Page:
Do you hold onto the bar in front when you run on a treadmill?

Stop this. It’s giving you a false sense of accomplishment and will never carry over to outdoor or court running.

Even if you’ve been holding onto the bar for many years, this habit is just as bad as if you’d just begun doing it only a few months ago.

Imagine running outside, either across a parking lot in the rain, to catch a bus, to chase after your dog, to bolt towards a situation in which someone needs help, or even in an airport to make your flight.

In any of these cases, your body will be postured a certain way; your hips, shoulders and arms will be moving a certain way; your feet will be striking the ground a certain way.

And this is the way nature designed the body to run, jog or canter.

If you hold onto the treadmill’s front bar (or rails or console) while running, this completely alters the biomechanics of your body. And for the worse.

“Holding onto the front bar while running totally changes the mechanics of running,” says Dr. Megan McLain, PT, DPT, cofounder of Intuitive Choice Physical Therapy & Wellness in Atlanta, GA.

“You lose trunk rotation, decrease work in your upper body and core, and cheat yourself out of a normal alignment and balance,” continues Dr. McLain.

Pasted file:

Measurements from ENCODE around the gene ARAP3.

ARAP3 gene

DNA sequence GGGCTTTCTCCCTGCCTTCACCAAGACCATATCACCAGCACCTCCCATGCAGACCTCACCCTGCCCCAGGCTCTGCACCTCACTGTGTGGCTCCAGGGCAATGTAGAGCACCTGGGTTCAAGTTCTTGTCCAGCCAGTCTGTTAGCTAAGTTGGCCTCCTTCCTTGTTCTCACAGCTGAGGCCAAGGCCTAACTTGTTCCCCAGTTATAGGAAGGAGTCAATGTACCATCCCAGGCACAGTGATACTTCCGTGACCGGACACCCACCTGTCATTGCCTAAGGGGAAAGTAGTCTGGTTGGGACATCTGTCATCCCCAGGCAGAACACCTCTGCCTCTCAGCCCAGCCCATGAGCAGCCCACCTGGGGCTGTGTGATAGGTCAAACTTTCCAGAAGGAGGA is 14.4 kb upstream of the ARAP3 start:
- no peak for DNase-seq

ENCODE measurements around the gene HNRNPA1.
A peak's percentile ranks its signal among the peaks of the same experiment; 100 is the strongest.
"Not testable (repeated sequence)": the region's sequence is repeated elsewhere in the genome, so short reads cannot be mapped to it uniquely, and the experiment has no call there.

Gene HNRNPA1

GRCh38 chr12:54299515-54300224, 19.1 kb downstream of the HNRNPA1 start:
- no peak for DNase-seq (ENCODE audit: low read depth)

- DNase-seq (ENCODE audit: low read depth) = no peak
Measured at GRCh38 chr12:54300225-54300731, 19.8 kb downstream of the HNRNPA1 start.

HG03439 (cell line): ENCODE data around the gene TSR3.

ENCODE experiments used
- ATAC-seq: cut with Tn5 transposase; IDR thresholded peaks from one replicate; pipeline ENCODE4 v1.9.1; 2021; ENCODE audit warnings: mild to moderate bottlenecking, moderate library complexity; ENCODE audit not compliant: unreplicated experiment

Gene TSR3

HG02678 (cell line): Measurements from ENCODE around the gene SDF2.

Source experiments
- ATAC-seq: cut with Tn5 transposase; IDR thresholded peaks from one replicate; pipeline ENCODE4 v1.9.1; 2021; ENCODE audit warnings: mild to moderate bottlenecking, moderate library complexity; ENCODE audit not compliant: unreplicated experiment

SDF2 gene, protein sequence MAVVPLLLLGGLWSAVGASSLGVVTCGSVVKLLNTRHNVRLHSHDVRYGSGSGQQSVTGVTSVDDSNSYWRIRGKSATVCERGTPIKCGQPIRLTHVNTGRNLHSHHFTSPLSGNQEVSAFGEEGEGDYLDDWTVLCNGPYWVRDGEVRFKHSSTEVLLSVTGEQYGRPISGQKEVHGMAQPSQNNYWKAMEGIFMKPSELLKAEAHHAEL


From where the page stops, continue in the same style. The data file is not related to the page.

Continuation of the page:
“Over time this will decrease your ability to run over uneven ground or even on a road or trail, because you are altering the form so drastically.”

• The upper body is locked up.
• The hips are forced to over-rotate.
• The foot strike is unnatural.

These factors can result in repetitive stress injuries that you may not even connect to the habit of holding on.

Instead you might blame the recurring ache in your hip or shoulder on your golf game or some other activity, when in fact, it’s from the gait alteration that occurs from holding onto a treadmill.

Furthermore, when we run naturally, our core is engaged.

The core (trunk and lower back) unites the upper and lower body, helping them work together during ambulation.

Holding onto a treadmill disrupts this connection.

Holding on, whether it’s the front bar or elsewhere, disconnects the core, depriving it of its natural role in running.

Want proof that the core is significantly involved in running?

Check out the abs of not only competitive sprinters, but of competitive middle and long distance runners, and soccer and lacrosse players. I needn’t say more.

Natural running involves arm motion that is deactivated when you hang onto the bar.

So now we have the upper arms and the core being relieved of their duties when you run gripping a treadmill.

However, the shoulders, arms and hands DO work to help support your body when you hold onto the machine.

This cheats the legs of some work — work that they need to be doing.

What you ultimately have, then, is make-believe running.

It will not transfer over to outdoor or court running.

“A good workout is functional and mimics movements that you perform during your daily activities,” says Dr. McLain.